(605) 695-3997 firstname.lastname@example.org www.sayanythingjewelry.com www.sayanythingjewelry.etsy.com www.facebook.com/sayanythingbystephanie
etc. for her | March 2011 13
h 20 Tickets on sale date TBD Session 1 - 6 - Adult Reserved: $16.00 - Adult GA $13.50 Championship Sessions - Adult Reserved: $16.00 - Adult GA $11.00 Students GA(with Summit League Institution ID) - $11.00. INFO (605) 367-7288.
DAPA at the Pavilion Spring Chamber Concert Tue, March 8 • 7pm Washington Pavilion • Belbas Theater The Dakota Academy of Performing Arts is a private, non-profit organization located in Sioux Falls. DAPA is dedicated to excellence in music and theatre for children, adolescents, and young adults. INFO (605) 367-6000.
Festival of Giving Thu, March 10 • 2:30 pm Empire Mall The Empire Mall and HELP!Line Center have teamed up once again to promote volunteerism in your organization to fulfill the needs of our community. We invite you to enlist volunteers to promote your services, and/or raise funds for your cause at the 11th Annual Festival of Giving. The festival will take place from 2:30 to 8 p.m. in the Macy’s wing at The Empire Mall. There will be no registration charge. Each organization will receive a table with skirting and two chairs. INFO 361-3301. Sioux Falls Quilters Guild Thu, January 13 • 6:45 pm Southern Hills Methodist Church 3400 E. 49th St. The Sioux Falls Quilters Guild Meets on the 2nd Thursday of each month. Each month includes a program and show and tell. The purpose of our guild is to encourage a wider appreciation of quilting; to raise and maintain standards of design, individual ideas and expression; and to keep interest alive by promoting local quilt projects and programs and doing charitable works. INFO (605) 371-1714.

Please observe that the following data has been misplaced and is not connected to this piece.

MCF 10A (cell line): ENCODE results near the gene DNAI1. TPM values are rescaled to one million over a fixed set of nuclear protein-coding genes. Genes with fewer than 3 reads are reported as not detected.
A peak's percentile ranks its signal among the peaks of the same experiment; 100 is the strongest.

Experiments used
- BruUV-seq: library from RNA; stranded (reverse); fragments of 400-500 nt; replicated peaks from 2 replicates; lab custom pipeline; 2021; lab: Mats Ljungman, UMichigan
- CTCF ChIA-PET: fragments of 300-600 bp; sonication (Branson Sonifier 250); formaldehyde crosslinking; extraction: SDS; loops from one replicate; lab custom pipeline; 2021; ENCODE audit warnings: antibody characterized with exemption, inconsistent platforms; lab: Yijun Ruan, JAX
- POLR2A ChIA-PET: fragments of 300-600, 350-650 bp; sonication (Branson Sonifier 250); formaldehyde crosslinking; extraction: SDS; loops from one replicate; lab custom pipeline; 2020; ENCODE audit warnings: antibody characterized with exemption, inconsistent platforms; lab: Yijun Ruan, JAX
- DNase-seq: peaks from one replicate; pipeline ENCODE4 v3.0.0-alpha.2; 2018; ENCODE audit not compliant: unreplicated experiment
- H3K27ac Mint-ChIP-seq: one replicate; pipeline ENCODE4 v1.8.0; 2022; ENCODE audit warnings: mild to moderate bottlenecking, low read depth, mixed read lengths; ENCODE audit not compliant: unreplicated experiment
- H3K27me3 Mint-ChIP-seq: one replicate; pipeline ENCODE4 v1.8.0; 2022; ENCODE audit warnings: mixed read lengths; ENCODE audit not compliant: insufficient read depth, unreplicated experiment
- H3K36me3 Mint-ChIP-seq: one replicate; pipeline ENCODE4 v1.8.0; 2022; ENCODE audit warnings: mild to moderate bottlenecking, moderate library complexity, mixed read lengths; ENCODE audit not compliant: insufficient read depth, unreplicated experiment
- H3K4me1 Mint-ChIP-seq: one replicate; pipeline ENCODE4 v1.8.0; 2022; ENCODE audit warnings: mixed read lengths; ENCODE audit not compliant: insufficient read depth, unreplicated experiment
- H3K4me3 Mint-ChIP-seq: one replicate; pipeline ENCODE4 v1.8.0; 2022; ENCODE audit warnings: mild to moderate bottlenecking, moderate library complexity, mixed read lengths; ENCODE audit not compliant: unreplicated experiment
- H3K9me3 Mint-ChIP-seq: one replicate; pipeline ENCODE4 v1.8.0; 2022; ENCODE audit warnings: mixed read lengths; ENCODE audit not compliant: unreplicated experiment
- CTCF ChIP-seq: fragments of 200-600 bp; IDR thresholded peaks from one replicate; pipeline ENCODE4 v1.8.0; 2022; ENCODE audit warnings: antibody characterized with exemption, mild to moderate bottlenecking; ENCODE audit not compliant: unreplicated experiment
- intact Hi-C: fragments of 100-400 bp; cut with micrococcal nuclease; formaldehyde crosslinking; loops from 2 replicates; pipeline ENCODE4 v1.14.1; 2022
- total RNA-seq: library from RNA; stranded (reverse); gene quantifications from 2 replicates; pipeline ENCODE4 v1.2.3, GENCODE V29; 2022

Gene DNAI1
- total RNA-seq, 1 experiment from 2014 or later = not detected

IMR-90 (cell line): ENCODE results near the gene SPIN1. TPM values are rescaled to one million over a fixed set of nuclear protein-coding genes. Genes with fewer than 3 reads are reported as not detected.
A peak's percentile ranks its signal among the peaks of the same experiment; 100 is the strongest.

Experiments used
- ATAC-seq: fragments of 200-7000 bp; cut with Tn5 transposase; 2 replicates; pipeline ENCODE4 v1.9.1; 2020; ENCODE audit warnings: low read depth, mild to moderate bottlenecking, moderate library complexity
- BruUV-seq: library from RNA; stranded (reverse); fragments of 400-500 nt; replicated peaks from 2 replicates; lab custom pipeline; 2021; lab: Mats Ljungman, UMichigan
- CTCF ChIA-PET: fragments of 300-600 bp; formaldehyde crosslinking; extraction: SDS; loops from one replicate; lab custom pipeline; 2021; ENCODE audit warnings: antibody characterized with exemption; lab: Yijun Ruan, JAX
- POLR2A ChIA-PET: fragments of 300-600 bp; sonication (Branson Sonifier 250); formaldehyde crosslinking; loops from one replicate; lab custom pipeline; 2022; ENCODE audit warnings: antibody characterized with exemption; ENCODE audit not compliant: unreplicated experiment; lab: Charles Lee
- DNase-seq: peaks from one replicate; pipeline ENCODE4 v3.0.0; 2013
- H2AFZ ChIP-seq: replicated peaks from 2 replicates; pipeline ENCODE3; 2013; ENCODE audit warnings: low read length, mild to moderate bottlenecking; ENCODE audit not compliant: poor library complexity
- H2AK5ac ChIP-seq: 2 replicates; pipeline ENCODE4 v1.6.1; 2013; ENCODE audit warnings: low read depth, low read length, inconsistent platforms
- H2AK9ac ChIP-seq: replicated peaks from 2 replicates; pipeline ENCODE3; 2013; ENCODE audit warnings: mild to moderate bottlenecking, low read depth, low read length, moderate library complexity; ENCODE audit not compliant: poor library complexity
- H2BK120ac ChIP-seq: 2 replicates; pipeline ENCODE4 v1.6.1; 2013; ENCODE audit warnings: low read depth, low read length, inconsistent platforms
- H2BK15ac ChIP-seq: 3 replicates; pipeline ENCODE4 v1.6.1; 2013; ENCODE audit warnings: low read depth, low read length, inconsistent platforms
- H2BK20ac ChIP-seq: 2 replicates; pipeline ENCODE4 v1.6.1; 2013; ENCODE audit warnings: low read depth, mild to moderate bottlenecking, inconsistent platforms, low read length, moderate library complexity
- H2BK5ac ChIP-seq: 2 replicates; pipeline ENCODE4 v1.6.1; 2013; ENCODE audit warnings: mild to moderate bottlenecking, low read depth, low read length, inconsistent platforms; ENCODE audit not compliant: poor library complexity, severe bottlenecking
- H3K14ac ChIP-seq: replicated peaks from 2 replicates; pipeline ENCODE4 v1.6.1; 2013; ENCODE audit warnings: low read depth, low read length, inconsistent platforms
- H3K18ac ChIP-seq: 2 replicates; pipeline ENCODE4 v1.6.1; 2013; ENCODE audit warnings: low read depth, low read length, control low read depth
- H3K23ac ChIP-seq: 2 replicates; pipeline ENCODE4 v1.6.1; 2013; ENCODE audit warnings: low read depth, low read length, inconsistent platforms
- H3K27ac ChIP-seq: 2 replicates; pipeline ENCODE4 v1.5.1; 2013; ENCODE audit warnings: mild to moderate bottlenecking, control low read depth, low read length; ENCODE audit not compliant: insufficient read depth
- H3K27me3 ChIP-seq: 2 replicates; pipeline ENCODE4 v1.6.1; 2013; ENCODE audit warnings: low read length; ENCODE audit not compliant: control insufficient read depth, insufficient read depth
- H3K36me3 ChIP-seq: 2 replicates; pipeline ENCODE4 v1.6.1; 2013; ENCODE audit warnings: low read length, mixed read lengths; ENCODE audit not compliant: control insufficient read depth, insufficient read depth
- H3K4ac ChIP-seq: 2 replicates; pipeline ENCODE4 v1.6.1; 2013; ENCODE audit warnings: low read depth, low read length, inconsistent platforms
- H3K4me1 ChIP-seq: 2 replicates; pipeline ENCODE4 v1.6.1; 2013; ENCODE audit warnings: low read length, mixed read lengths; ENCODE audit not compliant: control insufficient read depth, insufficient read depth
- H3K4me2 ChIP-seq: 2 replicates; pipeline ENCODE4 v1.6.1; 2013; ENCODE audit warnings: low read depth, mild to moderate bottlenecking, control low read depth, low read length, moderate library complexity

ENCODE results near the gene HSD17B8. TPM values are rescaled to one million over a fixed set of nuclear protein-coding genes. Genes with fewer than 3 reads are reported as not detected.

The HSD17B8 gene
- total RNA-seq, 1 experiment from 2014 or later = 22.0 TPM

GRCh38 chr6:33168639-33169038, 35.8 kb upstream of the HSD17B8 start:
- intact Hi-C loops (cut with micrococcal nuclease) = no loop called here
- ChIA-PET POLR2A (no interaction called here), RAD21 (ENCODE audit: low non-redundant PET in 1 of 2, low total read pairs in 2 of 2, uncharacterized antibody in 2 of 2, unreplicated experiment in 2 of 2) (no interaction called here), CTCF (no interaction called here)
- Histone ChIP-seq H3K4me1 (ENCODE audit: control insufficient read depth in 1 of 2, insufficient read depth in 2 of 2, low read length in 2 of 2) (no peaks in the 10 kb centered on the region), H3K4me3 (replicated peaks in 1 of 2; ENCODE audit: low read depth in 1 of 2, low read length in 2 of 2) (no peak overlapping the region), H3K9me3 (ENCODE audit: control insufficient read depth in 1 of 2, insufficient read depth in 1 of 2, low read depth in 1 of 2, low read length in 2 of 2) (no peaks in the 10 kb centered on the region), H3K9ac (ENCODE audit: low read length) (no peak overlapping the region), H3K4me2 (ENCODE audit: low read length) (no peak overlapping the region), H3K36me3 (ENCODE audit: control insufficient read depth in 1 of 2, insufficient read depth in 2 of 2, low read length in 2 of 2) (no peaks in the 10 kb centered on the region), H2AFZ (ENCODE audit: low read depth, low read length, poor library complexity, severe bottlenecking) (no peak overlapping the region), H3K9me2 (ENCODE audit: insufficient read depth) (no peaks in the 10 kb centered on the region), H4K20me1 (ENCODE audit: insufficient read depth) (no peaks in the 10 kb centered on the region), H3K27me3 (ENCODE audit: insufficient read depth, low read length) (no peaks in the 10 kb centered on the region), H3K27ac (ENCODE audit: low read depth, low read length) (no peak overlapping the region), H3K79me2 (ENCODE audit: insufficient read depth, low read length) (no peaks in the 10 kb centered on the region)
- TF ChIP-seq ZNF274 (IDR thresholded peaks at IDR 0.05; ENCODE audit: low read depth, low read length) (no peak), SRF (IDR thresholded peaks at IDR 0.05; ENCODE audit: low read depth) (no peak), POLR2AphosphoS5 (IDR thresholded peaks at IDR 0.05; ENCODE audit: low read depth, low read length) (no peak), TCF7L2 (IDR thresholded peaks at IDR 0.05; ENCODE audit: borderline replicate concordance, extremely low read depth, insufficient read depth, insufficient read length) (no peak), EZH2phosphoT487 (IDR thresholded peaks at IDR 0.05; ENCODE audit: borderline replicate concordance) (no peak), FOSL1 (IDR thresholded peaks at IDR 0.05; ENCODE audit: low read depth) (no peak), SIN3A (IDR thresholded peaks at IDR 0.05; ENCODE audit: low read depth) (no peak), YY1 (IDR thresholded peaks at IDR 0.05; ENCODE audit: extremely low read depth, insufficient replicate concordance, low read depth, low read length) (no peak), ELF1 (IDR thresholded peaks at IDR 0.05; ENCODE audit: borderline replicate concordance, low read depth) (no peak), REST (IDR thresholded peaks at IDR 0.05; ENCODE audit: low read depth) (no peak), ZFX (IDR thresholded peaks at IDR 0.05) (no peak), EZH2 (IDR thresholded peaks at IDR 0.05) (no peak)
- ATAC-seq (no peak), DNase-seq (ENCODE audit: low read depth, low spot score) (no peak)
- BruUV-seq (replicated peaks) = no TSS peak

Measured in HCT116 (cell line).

Wining Women Thu, March 10 • 5pm Strawbale Winery 47215 257th St. Renner, SD. Wining Women takes place the second Thursday of every month (Sept. - May) at Strawbale Winery. It offers women an opportunity to get together with friends and enjoy a night out. Please check out www. strawbalewinery.com/events for more details. The activity changes every month! Ballroom Dance Club El Riad Shrine • 14th and Phillips March 11 • 8pm-11:30 pm Ballroom dancing to the music of the Merle Lake band, guests welcome with tickets. $10 each at the door, yearly club membership available. Dressy attire requested. (605) 212-4017. Evening of Irish Music Fri, March 11 • 7:30 pm Washington Pavilion • Belbas Theater An evening of Irish music with Mike Connor and Friends. Special guest is Kenny Putnam. Tickets $18. INFO (605) 373-9154. Doctors in Concert Sat, March 12 • 7pm Washington Pavilion • 300 S. Main Doctors in Concert features local physicians donating their musical talents for children with special needs. A reception with musicians and a silent auction will follow. Tickets are available through the Washington Pavilion Box Office at: boxoffice.washingtonpavilion.org/online. INFO (605) 782-2325. St. Patty’s Day Bash! Sat, March 12 • 3pm